This article covers how to turn off a Synology NAS running DSM 6 using a Windows command line script.
There are some things in computer science that just shouldn’t be a difficult as they are made to be.Basic device functionality should be at the heart of an API design for any appliance. Yet, it is so often the case that manufacturers seemingly set out to impede administrative freedom in the sandboxing of their devices into their own vision.
I have a small Synology device with a couple of 10TB drives in it for use as an overnight backup target. The Synology power management cannot fathom how to spin down the drives and it cannot manage to make itself idle power off, despite the fact that absolutely nothing on the network talks to it via unicast apart from during its backup operation. Thus, in order to use the device as a backup target. It has to be powered on, with its drives spun up, doing nothing all day ahead of its early-hours backup run.
This just isn’t good enough: noise, heat, my power bill, saving the planet. Whatever gets you motivated.
Updating the logic
If the firmware itself cannot do it, then having a backup source do it should be the next best thing. The logical series of steps are:
- Backup source prepares to backup
- Wake-on-LAN (WoL) packets are sent to the NAS to turn it back on.
- The backup source waits for the NAS to boot
- The backup job commences
- The backup job completes
- The source dismounts from the NAS and issues a shutdown command to the NAS
- The NAS turns off
Most of the above is fairly easy, apart from 6 and 7, which between Linux command line tools and Synology themselves is just more complicated than they need to be for 2021:
- Only root can shutdown the NAS
- You can’t log in as root on the NAS
- You have to use sudo from an administrative account
- You can’t delegate permissions to turn the NAS off to any other account
- There is no API function to do it via a command line tool or web-API (which would be the most practical and secure).
If you search on line for how to do this, you will quickly come across the following stop signals:
- That’s not supported
- I don’t think you should do that
- I don’t want you to do that
- That’s unsafe
- It’s insecure
- Why don’t you just use the excellent tools you have available in DSM, I do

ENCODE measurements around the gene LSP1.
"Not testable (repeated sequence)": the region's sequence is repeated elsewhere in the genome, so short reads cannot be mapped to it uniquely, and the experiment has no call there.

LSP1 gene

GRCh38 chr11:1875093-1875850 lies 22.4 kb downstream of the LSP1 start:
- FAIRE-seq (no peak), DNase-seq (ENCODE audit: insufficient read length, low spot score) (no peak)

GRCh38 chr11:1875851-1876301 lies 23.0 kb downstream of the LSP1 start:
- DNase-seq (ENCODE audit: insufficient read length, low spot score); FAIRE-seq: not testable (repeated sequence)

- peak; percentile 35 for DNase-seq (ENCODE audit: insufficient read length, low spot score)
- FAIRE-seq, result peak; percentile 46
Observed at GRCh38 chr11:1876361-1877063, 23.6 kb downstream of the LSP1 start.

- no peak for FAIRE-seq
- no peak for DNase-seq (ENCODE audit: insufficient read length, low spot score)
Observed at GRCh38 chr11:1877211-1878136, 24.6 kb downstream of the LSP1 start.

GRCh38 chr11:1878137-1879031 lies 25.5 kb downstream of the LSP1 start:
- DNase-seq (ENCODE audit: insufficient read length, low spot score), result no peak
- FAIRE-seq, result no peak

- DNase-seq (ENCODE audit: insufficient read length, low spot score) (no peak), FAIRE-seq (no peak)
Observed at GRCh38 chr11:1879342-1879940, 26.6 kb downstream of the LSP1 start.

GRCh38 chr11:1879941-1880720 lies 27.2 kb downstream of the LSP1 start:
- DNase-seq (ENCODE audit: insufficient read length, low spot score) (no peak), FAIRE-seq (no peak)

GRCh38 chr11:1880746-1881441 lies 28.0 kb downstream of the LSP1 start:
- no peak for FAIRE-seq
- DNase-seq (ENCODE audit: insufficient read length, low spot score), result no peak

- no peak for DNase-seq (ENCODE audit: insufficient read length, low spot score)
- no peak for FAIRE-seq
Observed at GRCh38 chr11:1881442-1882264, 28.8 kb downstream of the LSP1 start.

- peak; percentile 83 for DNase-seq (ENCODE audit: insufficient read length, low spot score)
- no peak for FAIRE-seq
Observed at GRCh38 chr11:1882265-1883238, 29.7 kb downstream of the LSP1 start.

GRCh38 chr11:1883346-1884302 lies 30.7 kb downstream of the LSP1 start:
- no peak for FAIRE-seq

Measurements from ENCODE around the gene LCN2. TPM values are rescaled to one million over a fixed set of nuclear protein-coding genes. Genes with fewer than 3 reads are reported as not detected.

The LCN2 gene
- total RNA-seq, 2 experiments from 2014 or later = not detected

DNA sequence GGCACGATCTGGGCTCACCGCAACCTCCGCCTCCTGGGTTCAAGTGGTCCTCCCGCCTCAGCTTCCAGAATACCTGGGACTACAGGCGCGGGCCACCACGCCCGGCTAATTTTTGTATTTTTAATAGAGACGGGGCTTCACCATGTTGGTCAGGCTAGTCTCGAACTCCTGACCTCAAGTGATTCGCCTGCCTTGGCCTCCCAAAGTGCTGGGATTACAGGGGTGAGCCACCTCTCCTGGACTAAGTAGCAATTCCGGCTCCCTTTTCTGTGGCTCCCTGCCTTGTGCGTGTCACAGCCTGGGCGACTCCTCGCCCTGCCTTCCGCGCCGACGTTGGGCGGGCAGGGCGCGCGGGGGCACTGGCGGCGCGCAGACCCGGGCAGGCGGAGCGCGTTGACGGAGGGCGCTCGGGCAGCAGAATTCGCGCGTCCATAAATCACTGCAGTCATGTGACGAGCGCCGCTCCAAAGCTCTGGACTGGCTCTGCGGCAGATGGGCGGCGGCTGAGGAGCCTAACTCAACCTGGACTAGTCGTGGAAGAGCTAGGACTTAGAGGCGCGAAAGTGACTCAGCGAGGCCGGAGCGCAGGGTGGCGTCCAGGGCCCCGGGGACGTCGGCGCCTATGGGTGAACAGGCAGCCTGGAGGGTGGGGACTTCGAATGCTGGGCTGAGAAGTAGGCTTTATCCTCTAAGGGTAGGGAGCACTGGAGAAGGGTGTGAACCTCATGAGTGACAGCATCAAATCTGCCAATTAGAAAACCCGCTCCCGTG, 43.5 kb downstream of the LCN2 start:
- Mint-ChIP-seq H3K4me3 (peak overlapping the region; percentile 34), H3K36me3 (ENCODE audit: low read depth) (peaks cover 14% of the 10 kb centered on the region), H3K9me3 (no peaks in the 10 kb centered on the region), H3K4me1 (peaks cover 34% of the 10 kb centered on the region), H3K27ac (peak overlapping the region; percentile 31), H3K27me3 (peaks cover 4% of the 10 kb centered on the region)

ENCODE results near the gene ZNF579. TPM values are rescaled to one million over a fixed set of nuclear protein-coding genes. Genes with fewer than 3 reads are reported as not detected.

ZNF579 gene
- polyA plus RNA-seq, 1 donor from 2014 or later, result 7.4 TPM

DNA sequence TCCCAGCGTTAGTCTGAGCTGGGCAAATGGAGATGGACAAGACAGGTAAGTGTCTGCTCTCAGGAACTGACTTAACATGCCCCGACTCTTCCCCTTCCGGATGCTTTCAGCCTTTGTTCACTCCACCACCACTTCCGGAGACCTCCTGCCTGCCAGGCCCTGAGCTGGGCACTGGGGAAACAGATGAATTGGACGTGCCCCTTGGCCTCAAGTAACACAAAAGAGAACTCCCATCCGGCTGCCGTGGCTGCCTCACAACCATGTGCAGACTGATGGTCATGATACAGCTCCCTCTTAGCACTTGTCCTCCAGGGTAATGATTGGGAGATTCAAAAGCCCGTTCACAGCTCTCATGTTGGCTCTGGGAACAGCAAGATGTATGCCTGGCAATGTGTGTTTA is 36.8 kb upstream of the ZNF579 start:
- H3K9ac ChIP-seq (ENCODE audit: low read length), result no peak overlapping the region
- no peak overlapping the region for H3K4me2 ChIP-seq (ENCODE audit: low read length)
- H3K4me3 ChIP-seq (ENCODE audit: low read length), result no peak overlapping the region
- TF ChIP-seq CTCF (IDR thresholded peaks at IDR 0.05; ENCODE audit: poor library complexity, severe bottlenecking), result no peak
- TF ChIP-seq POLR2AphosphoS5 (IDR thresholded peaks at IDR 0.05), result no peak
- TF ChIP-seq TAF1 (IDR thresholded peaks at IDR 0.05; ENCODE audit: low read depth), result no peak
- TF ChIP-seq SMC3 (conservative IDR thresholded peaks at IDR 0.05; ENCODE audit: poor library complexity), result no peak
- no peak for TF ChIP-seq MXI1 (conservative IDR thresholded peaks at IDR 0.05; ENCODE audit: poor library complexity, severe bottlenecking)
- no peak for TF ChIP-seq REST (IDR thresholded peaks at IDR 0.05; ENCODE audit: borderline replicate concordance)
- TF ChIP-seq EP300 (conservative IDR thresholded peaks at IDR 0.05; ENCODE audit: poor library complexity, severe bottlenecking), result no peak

- You don’t need to do that
- You used to be able to do it in DSM 5, but you can’t for security reasons in DSM 6
… all very helpful. Probably all very valid. Yet for some reason you just want to do what you want to do right? Without the lectures? Shame on you!
How to shutdown a DSM 6 NAS using a script
In the absence of a WebAPI, you will need to use SSH to do this. On Windows I suggest Putty Portable, so at least you aren’t filling the registry on your calling system with things that do not need to be there. You can however use any version of Putty that you prefer or WSL, or a Linux or Mac machine using native tools if you are so inclined.
Download: Putty Portable
Extract plink.exe from the Putty binary bundle. You do not require anything else.
$plinkPath = 'C:\Some Folder\plink.exe' $nasHostname = 'mynas.mydomain.ext' $username = 'myusername' $password = 'mypassword' $rootPassword = 'rootpassword' &"$plinkPath" -batch -ssh -pw $password $username@$nasHostname "echo $rootPassword | sudo -i -S shutdown -h now"
NT Bat File
set plinkPath=C:\Some Folder\plink.exe set nasHostname=mynas.mydomain.ext set username=myusername set password=mypassword set rootPassword=rootpassword "%plinkPath%" -batch -ssh -pw %password% %username%@%nasHostname% "echo %rootPassword% | sudo -i -S shutdown -h now"
In summary, after logging-in as an administrative users, the script simply prints the root password into the password challenge from the
sudo -i command, which then executes
shutdown -n now.
This has been tested as working on DSM 6.3 and DSM 6.4.